It's like the horse meat thing. Why do people in other countries say sure, give me a piece of that filly, but in the US we shudder and run the other way? Yet we have no problem eating a cow, pig or chicken.
When you decorate a cake with real flowers, you'll definitely be putting the flower up against the icing, so contact will be made. That means contact with pesticides, fertilizers, strange chemicals that florists put on the flowers to preserve them, spray dyes that they use to color them, dirt from the fields where they're grown, and whatever other stuff got on them through the process of cutting and shipping them. Yet the person who has no problem using fresh flowers on a cake will have a fit about using a feather that's been sterilized and rigged up so that it doesn't touch the cake at all.
There was also the recent hysteria about using that freeze spray stuff when people found out that it's the same thing that you use to clean your computer keyboards. Well, if you read labels you'd know it was the same stuff, duh, and if you investigated it you'd find out that it doesn't leave a residue. It's the propellants in it that can cause trouble if you get the wrong kind. On the other hand, I wouldn't start huffing it straight from the can either, so what's the cutoff?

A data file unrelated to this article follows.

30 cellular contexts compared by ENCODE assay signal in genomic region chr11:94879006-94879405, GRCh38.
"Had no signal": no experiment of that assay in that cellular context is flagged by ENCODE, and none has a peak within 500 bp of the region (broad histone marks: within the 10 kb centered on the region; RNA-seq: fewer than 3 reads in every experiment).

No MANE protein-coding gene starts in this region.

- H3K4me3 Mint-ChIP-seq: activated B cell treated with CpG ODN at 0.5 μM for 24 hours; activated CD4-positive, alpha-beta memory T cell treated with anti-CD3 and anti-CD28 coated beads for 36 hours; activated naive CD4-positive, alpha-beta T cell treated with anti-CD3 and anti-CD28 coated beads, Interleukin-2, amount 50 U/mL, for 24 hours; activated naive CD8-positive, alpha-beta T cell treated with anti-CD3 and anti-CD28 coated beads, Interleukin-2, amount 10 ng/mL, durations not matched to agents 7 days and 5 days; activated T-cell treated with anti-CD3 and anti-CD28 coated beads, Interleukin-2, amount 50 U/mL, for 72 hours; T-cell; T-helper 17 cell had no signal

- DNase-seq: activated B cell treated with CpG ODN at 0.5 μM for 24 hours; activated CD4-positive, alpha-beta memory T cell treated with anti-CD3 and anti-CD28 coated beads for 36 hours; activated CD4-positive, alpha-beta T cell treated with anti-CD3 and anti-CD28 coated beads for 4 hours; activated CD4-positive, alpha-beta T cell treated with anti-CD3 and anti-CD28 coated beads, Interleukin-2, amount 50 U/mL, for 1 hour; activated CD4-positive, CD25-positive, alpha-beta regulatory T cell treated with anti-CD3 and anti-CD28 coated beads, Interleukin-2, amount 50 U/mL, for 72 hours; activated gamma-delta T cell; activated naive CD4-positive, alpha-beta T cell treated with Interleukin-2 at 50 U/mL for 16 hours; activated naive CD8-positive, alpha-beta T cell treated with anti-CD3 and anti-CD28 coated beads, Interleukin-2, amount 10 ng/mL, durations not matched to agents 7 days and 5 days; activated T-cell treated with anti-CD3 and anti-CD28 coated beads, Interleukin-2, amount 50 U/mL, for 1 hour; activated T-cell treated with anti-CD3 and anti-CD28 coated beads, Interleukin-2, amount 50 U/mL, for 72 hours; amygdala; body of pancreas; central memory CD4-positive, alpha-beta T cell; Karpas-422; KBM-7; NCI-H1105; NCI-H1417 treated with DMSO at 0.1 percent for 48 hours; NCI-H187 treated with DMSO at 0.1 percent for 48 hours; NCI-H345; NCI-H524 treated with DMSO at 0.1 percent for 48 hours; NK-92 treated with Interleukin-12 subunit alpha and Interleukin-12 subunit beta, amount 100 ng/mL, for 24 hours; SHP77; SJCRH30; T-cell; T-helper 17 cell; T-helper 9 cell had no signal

Also the use of disco dust. I've seen it sprinkled all over cupcakes and cake icing even though it's just tiny pieces of plastic. But people wave their hand dismissively and say "it's never bothered any of my clients, so what?" They might not have anyone with digestive diseases as clients, who knows. But those same decorators might not want to use fresh flowers because of the fertilizers on them.
And people who won't use fresh flowers because of the issues with that go right ahead and use cake mixes, which have their own assortment of chemical additives in them. Then they dump flavored coffee creamer into said mixes to make a "gourmet" flavor. More man-made chemicals. So on one end you have no flower chemicals, but you're loading up on others on the other end.
I personally think that if you have the opportunity to not expose yourself to anything you don't need to be exposed to, then you should avoid what you can. But I'm also a soda addict (thank you, caffeine migraine) so people could wave the finger of guilt at me as well.
So I'll go about my business of trying to avoid what chemicals I can in the food that I'm dealing with, and I'll also try not to have a hysterical overreaction before investigating when someone posts something about the newest food danger lurking around the corner. I figure that if I'm selling a cake to someone I should probably make it as "clean" as possible, so that they're not getting something they didn't count on.
What are your limits as far as food safety goes? Do you have a pet peeve about something that other people do to their cakes and you would never do?
Kara Buntin owns A Cake To Remember LLC in Richmond VA, and cake supplies online at www.acaketoremember.com and www.acaketoremember.etsy.com